News of the U.S. Department of Commerces approval Nov. 30 of the deal between the Internet Corporation for Assigned Names and Numbers and VeriSign was met with both jubilation and disdain by those in the computer industry.
The deal will allow the agreement between ICANN, the non-profit company that oversees the Internets technical infrastructure, and VeriSign to go forward, and gives VeriSign control over the dot-com top level domain until 2012.
VeriSign has operated the dot-com registry since 1999 under a contract granted by ICANN. Though ICANN is a California-based non-profit company, some of its decisions, such as the awarding of major contracts, require federal approval.
“[The DOC is] respecting ICANNs authority and the contract it has made,” said Steve DelBianco, executive director of the Netchoice Coalition. Netchoice is a collection of trade associations and e-commerce businesses, and has come out in support of the agreement.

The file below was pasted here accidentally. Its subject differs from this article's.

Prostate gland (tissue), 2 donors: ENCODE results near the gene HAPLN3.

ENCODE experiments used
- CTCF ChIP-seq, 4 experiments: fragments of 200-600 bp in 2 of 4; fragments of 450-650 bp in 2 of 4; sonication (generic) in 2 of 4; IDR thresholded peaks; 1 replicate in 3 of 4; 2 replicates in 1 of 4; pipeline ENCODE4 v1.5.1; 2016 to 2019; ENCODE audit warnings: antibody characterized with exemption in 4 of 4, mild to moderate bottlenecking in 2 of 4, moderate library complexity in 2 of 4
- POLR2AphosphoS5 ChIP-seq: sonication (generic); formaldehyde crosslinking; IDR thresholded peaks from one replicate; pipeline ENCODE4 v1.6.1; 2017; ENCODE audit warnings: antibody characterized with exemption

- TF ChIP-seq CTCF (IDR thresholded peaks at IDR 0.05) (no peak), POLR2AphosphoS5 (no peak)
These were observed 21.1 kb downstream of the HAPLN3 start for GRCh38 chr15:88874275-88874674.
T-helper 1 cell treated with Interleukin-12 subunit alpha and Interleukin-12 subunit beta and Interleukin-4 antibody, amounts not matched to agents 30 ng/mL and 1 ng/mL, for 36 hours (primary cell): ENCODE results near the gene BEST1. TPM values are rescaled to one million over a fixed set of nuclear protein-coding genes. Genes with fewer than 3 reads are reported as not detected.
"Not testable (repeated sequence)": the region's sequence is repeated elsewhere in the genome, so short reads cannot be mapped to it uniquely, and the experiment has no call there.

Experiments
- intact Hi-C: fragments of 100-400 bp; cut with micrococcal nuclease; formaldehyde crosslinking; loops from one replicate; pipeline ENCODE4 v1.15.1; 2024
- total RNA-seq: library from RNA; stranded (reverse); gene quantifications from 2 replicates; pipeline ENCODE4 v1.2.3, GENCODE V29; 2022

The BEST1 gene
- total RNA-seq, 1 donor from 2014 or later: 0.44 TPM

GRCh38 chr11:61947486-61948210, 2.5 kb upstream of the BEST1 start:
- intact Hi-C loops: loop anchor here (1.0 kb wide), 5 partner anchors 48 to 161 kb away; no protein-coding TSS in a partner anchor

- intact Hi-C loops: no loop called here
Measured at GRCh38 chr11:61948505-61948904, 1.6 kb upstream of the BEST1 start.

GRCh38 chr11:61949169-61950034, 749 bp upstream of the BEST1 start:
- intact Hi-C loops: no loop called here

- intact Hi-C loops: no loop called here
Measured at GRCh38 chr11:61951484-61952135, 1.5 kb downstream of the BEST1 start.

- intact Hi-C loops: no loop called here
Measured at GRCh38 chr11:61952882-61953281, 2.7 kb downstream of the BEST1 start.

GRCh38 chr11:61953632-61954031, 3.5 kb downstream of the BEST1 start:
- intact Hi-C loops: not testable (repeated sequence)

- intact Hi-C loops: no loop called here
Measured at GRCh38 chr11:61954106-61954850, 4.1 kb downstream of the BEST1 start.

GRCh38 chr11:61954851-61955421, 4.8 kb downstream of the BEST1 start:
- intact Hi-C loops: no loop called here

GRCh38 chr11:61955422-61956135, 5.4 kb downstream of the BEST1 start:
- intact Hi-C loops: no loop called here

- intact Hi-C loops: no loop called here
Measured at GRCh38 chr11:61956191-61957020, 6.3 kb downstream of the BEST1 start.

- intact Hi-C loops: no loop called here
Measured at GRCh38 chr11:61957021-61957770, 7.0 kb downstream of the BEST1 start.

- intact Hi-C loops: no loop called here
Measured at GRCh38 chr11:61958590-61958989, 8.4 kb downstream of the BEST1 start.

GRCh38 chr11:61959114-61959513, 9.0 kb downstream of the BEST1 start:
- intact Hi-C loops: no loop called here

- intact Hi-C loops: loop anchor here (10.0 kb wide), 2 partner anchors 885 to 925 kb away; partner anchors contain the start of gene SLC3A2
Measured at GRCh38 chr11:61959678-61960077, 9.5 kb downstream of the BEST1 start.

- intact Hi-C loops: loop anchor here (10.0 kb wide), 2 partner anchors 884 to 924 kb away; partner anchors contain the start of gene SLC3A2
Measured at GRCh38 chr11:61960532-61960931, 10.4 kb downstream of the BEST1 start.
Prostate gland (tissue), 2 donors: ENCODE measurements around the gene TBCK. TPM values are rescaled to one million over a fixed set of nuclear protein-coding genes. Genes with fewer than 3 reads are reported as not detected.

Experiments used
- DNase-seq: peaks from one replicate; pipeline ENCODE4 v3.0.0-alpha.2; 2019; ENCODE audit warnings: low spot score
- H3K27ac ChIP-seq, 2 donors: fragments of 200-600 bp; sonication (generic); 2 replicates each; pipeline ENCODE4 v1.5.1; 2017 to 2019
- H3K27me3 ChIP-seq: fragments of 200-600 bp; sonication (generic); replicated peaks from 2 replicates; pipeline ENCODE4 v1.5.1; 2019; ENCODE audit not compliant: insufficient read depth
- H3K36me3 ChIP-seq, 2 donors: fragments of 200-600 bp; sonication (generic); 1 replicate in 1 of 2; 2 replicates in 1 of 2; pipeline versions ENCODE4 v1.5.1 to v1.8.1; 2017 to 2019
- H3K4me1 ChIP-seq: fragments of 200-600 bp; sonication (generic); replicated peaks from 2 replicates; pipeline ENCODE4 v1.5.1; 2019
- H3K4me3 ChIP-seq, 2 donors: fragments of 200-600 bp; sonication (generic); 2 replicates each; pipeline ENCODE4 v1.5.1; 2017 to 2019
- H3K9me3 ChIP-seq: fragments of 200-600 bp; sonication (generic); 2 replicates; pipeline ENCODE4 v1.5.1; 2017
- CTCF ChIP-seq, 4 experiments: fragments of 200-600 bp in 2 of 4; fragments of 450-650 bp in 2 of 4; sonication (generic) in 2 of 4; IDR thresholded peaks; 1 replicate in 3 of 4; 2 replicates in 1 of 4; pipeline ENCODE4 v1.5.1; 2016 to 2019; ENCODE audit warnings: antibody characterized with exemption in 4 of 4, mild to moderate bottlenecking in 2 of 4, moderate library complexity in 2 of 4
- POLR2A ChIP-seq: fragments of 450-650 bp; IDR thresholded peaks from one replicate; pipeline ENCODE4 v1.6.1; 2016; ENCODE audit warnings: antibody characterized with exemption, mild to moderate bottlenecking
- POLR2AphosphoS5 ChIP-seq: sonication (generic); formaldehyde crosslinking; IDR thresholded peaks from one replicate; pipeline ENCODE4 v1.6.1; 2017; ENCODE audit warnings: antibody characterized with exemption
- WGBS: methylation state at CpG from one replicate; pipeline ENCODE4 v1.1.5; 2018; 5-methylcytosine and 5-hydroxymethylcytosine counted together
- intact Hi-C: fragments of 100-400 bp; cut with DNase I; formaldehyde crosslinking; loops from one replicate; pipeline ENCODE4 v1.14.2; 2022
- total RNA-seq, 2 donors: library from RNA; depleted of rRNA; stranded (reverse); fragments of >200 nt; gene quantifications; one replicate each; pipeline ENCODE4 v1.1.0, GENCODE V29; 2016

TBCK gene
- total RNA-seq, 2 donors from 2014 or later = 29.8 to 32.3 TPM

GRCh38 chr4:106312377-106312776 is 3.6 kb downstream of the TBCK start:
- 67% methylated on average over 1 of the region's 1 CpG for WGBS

DelBianco said the DOC approval illustrates the governments commitment to transitioning ICANN into an independent body during the next three years, which DOC officials have announced is their intent.
But not everyone is pleased. The approval comes even though domain-name registrars such as Network Solutions have publicly criticized ICANN for security lapses and other issues.
“Network Solutions is disappointed that in the face of widespread opposition, the Commerce Department approved an agreement between ICANN and VeriSign, renewing VeriSigns contract to operate the .com registry,” said Jon Nevett, the companys vice president of policy, in a prepared statement.
“Unfortunately, the Commerce Department has endorsed an agreement that creates a perpetual de facto monopoly, fails to provide sufficient checks and balances through competition and adequate oversight, and is fundamentally flawed from a national cyber-security perspective.”
DelBianco said, however, that complaints from the registrars are self-serving, adding the agreement gives ICANN the new resources it needs to implement important technologies such as domain name system security extensions.
The approval comes more than a year after VeriSign reached an initial deal with ICANN to maintain control of the dot-com domain until 2012 in return for dropping an antitrust lawsuit against the non-profit.